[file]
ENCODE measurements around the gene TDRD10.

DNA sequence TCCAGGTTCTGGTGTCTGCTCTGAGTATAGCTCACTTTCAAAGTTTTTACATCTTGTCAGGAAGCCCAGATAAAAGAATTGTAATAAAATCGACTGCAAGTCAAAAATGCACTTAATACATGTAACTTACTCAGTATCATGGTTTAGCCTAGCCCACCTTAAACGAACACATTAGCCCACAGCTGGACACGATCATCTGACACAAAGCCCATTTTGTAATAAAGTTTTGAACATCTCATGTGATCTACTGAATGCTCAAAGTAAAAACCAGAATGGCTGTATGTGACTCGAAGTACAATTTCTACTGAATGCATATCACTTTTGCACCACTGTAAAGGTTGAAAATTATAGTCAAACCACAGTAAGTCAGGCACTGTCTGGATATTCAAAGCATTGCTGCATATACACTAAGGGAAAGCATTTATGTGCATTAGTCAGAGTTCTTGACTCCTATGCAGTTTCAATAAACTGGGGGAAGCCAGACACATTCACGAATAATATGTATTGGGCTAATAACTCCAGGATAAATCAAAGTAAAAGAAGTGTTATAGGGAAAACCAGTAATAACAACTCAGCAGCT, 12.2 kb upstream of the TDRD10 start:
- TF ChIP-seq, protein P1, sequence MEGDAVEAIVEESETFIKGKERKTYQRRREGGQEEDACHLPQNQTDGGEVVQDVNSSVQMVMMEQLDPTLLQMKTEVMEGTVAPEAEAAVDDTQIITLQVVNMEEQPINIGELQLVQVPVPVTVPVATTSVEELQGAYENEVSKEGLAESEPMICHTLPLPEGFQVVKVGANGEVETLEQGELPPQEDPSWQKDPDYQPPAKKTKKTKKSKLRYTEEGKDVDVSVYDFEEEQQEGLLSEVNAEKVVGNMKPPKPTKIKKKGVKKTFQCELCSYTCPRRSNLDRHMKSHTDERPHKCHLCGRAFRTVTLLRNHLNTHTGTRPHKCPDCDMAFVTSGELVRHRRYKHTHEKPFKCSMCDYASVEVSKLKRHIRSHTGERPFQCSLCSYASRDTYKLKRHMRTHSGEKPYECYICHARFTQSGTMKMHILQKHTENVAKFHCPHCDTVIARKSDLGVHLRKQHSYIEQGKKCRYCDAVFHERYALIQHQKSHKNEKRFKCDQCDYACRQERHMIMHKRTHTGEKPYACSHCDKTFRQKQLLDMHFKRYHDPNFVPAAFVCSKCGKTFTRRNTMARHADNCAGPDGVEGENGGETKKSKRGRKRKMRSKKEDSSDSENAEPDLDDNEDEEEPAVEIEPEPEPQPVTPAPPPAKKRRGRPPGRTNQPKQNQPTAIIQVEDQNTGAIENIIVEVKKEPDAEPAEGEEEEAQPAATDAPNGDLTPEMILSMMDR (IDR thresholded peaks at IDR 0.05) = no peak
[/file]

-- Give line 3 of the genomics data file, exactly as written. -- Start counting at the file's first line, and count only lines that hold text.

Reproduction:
- TF ChIP-seq, protein P1, sequence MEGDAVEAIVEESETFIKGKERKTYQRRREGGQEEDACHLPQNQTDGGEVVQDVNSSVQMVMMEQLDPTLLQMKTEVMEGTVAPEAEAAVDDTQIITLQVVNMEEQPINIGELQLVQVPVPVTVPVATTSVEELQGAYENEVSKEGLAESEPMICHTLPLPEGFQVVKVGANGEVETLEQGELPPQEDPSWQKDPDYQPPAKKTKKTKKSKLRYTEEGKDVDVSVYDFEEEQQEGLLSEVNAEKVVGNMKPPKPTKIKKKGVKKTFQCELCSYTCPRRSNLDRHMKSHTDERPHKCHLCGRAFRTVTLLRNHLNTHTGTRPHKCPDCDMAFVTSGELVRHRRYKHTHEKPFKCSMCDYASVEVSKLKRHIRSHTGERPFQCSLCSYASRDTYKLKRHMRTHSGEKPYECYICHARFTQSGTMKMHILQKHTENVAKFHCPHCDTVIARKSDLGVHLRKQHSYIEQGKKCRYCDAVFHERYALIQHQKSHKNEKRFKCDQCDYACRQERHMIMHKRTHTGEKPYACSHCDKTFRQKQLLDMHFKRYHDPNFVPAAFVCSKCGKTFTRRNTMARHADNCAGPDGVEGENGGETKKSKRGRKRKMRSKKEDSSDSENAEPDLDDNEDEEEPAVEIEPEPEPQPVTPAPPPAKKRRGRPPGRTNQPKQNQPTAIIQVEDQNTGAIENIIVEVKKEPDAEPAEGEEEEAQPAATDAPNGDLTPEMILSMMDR (IDR thresholded peaks at IDR 0.05) = no peak